Woman tearing off shirt at the chest, another shirt under. How superman does it.

What’s Good for Women Is Good for the Economy

Unleash the Wonder Woman inside you and open the doors to financial freedom

Now, more than ever in our nation’s history, women are making waves by breaking glass ceilings, bridging the gender gap in business, and becoming increasingly entrepreneurial—and we are making our mark in some very important ways, despite some very real challenges.

Right now, just like my book’s title states, It’s Rising Time for women. In fact, economists and academics are now seeing women as an untapped resource that has the power to revive economic expansion. Let’s examine the evidence:

On the Big Screen

This summer, for instance, Wonder Woman ended its fourth weekend in the domestic box office with $318.111 million. And it’s predicted to pass $665 million worldwide cumulative of Jennifer Yuh Nelson’s Kung Fu Panda 2 over the next few days to become the biggest global grosser ever from a solo female filmmaker. When it undoubtedly passes $745 million in the coming weeks, it will become the fourth-biggest DC movie and the most successful DC film that doesn’t feature an appearance by Batman.

While those financials speak volumes about how ready audiences were for a strong female superhero to make her way into a scene previously dominated by dudes in colorful tights, perhaps the real heroine is the woman behind Wonder Woman: Patty Jenkins, who is now the most successful solo female director of all time.

Eight movies are being helmed by women this summer—which strongly indicates that Hollywood may finally be changing its tune about hiring female directors. Similarly, Sofia Coppola’s best director win at the Cannes Film Festival for The Beguiled is the second time in the festival’s 70-year history that a female has taken a directing trophy.

Maybe the film industry desperately needed a woman’s touch for all these years?

In the Boardroom

According to estimates using the latest available data from the U.S. Census Bureau, there were nearly 9 million privately held women-owned firms in the United States in 2012. The rate of growth for women-owned employer firms is three times that of men-owned employer firms and the rate of growth for total women-owned businesses is almost four times the rate of men-owned businesses. Isn’t that remarkable?

Are women pursuing entrepreneurship purely out of necessity? Or because they have a novel idea to share with the world? Or because their career advancement hasn’t kept pace with their talents? It’s difficult to determine which driver prevails, but the numbers speak for themselves: Women are launching 1,200 new businesses per day by innovating and producing products and services that add value or fill gaps in the current marketplace. They are building businesses that are relevant, innovative, and responsive to market demand.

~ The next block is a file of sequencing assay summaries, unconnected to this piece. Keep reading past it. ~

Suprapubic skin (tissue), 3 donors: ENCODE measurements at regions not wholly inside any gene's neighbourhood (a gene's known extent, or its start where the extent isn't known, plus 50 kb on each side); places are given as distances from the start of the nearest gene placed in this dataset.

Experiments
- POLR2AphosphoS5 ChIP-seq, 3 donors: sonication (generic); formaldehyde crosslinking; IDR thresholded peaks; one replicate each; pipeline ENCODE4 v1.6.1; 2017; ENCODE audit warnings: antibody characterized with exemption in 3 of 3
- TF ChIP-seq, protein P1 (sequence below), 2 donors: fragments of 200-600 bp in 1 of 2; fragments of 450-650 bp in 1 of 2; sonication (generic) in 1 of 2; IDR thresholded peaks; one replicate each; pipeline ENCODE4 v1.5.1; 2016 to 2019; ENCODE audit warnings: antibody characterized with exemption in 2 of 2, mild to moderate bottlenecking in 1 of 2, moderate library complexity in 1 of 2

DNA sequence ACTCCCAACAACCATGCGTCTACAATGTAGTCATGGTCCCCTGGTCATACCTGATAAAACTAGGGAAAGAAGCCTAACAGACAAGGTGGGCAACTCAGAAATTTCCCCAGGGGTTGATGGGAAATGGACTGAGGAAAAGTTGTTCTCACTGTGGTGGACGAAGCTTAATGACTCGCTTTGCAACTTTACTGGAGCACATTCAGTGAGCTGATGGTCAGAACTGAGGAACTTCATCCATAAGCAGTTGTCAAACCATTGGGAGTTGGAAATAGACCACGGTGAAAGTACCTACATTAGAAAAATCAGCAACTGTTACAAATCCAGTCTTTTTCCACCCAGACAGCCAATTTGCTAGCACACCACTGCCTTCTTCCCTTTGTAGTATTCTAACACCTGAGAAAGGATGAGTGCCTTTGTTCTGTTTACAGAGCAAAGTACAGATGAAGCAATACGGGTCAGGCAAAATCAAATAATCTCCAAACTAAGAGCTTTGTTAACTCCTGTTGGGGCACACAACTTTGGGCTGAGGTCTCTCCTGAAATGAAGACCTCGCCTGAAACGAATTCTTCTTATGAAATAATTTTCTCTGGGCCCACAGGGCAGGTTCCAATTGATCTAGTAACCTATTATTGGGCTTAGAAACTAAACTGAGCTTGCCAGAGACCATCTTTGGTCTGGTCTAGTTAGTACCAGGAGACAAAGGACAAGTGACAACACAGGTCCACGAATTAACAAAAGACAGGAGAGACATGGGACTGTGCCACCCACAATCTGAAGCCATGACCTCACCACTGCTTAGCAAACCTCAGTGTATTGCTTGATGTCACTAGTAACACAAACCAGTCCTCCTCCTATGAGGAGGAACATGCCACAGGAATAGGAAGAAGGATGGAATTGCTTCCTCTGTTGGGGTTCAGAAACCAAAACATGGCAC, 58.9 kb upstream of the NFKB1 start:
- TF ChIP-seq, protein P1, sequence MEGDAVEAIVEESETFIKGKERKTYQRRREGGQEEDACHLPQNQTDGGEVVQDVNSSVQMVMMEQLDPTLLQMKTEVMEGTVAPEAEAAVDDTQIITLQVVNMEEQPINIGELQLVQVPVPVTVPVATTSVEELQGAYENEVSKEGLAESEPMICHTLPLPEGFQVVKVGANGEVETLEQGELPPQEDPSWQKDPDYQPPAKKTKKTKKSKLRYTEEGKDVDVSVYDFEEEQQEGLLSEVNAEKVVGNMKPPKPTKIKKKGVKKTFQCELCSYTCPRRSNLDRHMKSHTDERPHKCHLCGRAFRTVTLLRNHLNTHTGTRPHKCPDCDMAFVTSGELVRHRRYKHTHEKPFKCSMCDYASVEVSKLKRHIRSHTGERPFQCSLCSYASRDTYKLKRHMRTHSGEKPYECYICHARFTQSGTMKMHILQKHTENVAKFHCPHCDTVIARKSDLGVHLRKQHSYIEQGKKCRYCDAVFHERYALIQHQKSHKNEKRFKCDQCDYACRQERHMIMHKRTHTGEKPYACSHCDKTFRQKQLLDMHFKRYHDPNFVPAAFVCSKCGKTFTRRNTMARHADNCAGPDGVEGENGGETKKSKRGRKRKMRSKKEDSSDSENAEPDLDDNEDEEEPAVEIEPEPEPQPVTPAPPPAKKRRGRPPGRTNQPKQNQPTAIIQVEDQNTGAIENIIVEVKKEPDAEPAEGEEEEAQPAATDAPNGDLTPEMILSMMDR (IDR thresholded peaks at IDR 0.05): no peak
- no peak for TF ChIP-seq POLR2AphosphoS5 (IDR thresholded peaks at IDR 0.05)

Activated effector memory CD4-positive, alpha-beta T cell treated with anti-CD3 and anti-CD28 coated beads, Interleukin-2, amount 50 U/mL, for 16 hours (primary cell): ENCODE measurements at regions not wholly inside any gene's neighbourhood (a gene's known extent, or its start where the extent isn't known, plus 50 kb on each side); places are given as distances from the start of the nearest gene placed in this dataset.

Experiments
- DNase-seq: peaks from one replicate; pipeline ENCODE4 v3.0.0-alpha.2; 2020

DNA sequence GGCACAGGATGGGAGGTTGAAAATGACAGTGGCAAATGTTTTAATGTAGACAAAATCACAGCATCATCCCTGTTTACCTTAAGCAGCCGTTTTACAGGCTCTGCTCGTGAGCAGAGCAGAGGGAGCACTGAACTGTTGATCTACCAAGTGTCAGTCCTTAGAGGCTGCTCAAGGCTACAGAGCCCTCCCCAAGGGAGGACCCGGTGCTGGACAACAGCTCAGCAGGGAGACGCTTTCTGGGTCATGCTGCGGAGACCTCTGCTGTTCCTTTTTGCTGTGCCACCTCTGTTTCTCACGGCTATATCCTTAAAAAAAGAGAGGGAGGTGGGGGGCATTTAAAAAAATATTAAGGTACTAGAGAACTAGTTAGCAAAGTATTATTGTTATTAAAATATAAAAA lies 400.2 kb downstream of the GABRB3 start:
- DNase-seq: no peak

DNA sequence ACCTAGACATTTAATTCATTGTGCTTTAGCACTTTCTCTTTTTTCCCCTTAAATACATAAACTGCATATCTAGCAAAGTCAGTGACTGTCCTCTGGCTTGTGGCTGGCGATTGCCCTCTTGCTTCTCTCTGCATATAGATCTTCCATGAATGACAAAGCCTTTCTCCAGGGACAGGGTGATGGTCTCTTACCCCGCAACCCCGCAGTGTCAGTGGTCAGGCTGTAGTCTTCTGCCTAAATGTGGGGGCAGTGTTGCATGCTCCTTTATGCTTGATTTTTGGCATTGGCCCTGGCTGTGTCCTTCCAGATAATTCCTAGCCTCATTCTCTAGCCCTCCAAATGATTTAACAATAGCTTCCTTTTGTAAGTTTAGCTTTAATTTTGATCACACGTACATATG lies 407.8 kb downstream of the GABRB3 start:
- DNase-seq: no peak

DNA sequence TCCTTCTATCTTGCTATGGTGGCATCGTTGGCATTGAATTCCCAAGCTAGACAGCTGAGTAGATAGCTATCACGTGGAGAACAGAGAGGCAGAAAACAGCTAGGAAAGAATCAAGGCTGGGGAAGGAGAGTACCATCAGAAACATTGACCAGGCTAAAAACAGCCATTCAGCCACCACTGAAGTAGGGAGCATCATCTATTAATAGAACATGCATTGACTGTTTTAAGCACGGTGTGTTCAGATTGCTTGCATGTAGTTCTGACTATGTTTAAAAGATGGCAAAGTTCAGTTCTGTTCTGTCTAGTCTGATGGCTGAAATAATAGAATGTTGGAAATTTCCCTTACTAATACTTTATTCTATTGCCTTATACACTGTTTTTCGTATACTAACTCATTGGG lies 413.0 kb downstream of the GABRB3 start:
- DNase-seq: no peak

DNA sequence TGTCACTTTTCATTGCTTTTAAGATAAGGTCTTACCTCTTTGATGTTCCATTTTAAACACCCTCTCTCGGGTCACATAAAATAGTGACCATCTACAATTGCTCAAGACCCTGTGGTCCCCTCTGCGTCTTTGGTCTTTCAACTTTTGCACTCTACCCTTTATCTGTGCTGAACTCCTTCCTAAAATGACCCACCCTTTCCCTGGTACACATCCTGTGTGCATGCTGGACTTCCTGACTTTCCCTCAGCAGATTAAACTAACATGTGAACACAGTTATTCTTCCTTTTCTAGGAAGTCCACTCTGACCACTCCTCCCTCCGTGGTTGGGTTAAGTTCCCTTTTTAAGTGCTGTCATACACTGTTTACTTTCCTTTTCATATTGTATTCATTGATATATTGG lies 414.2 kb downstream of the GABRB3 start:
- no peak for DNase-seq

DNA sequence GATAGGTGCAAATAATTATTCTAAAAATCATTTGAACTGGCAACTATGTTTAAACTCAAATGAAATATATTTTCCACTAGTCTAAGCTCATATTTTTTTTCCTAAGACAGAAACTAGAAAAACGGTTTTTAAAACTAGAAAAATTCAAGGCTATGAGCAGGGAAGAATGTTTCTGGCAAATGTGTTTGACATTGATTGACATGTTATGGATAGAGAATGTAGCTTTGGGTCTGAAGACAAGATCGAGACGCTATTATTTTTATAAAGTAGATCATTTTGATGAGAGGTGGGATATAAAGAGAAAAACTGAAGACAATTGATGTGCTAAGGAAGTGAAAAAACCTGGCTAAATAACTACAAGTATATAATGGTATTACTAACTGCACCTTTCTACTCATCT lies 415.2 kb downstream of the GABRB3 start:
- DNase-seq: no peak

This shift is no small feat, considering female entrepreneurs start companies with 50% less capital than male entrepreneurs, according to Access to Capital by High-Growth Women-Owned Businesses, research commissioned by the National Women’s Business Council (NWBC). Thankfully, increased access to resources and newfound assistance is paving the way for women to enter the marketplace and to build networks to support and sustain their entrepreneurial endeavors. For instance, rewards-based crowdfunding platforms are providing women with new access to capital—Indiegogo reports that women run 42% of its campaigns and women raise more funds than men both in terms of the number of contributions and amount of money. Another avenue women-owned businesses are tapping is traditional loans—lending to women is up to 36% according to the SBA Office of Capital Access. Ladies, the money is there for the taking!

On the Small Screen

The ABC hit show Shark Tank is not only recognizing the potential of women-owned businesses, it’s encouraging women to think differently about their career options. Sharks Lori Greiner and Barbara Corcoran prove that women can become self-made millionaires, even after previous setbacks or failures. “All the best things that happened to me happened after I was rejected,” Corcoran has said. “I knew the power of getting past no.” I couldn’t agree with her sentiments more, after overcoming my own business mistakes and finding my way back after homelessness.

And the male sharks are taking notice, too. “Not some of my returns, all of my returns were coming from companies either owned or run by women,” Kevin O’Leary, a Shark Tank investor, told /a>. Of the 32 companies in his private portfolio, he says 52% are women-run. And his experience is far from a fluke. VC firm First Round Capital found their investments in companies with at least one female founder performed 63% better than their investments in all-male teams.

So for all you Wonder Women out there, the current economic landscape is ripe with possibilities. There is no time like the present for women around the world to take the steps (and risks) necessary to get closer to their financial freedom.

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